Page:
As Pharaoh approached, the Israelites looked up, and there were the Egyptians, marching after them. They were terrified and cried out to the LORD. They said to Moses, “Was it because there were no graves in Egypt that you brought us to the desert to die? What have you done to us by bringing us out of Egypt? Didn’t we say to you in Egypt, ‘Leave us alone; let us serve the Egyptians?’ It would have been better for us to serve the Egyptians than to die in the desert! (14.10-12)

The Israelites’ enemy was not Pharaoh and the Egyptians behind them, it was among them — the heart of disbelief. The two routes revealed this enemy that stopped them from believing the Lord and journeying to the promise land. If they travelled on an express way, they complained and regretted when challenges came. Now they took a detour and were confronted with challenges, they also complained. In fact, the enemy emerged even when they finally settled in the Promised Land.

It was not where they were and what route they took, their enemy was among them — the heart of unbelief. I wonder what this escape from Egypt should mean anything to us. We have been in situations like the Israelites, either being pushed or challenged by crises, seeking the ways to the Promised Land.

Which way to go? Where and what is our enemy? Does a smooth path always mean God’s approval? Maybe, maybe not. Does a rough journey necessarily render disapproval of God? Maybe, maybe not. What if we, after travelling a while on the smooth path, run into challenges? Do we complain like the Israelites? When we encounter crises one after the other, do we complain like the Israelites? What and where is our enemy?

It is not where we are and what route we took, our enemy is among ourselves, the heart of unbelief. For the Israelites, their enemy emerged even when they finally settled in the Promised Land. I have seen people travelling on smooth path and settle down nicely. But that was only the beginning of a decline or fall. I have seen people living a life that has nothing but complaint, malice, and anguish. Of course, I have seen people like Paul who are content in any and every situation whether well fed or hungry, whether living in plenty or in want. They can do all things through Him who gives strength. (Philippians 4.12-13)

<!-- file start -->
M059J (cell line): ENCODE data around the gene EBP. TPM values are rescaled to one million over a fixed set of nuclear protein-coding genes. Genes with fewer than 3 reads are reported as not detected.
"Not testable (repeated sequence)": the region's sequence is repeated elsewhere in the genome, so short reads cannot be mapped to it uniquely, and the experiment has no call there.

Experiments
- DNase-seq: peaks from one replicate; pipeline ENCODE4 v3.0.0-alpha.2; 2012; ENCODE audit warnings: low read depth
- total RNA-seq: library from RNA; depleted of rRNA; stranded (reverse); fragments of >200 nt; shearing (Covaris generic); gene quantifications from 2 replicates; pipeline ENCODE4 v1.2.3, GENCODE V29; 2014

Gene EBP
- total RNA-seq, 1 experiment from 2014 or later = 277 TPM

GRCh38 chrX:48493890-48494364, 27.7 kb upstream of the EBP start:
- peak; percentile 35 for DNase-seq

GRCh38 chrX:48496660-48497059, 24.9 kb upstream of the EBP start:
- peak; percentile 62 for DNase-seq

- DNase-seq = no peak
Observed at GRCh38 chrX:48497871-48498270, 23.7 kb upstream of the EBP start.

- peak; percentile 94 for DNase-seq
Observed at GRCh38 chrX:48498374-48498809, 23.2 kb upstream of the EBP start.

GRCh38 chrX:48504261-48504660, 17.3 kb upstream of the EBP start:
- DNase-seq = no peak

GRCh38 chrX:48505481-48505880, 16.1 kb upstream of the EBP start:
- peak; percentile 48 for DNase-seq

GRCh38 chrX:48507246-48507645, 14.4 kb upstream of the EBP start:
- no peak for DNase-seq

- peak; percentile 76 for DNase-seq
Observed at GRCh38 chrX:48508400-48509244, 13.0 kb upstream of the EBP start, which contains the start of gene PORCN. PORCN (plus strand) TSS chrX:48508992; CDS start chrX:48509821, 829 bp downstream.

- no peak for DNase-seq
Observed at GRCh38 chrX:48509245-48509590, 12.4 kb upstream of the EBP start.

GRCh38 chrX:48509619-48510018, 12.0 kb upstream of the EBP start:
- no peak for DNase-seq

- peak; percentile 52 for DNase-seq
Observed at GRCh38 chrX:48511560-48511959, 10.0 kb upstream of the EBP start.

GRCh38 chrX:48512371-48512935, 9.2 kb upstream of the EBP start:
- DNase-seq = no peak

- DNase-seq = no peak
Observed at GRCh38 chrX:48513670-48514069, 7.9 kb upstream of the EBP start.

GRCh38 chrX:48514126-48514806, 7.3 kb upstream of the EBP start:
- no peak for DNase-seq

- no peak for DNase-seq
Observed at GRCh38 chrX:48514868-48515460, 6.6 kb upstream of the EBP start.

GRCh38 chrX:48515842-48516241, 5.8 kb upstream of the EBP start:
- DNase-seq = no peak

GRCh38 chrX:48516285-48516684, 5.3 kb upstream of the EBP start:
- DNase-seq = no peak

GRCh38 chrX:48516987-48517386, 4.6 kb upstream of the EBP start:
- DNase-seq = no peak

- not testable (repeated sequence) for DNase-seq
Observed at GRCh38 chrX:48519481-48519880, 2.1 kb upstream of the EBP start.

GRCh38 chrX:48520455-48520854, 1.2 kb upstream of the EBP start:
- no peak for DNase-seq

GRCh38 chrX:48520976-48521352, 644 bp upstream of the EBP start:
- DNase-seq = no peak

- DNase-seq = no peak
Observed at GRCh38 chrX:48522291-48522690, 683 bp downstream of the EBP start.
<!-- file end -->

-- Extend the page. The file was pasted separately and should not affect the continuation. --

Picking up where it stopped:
God guided the Israelites’ way by pillars of cloud and fire. So it was not the route they took and place they were. That they attended to the presence and guidance of the Lord was what really mattered. 2016 comes in with challenges in many forms. There will be ups and downs, journeys of smooth path and of wilderness. May we attend to the presence and guidance of God in Christ who journeys with us with love, may the Holy Spirit pray for us with unspeakable sigh.

Let us give thanks to God

    1. He has been faithful to us in our all walks of life.
    2. Pastor Nehemiah Quek, our full-time lecturer, has successfully defended his doctoral dissertation..
    3. New lecturer Dr. Scott Callaham and his family Ching Man (wife), Josiah and Sarah are adjusting well.

scott and his family

Let us pray to God

  1. We will be discerning in reading God’s guidance in our walks of life.
  2. We will be faithful in responding to God’s leadership.
  3. We will be content and be strengthened by God in all situations.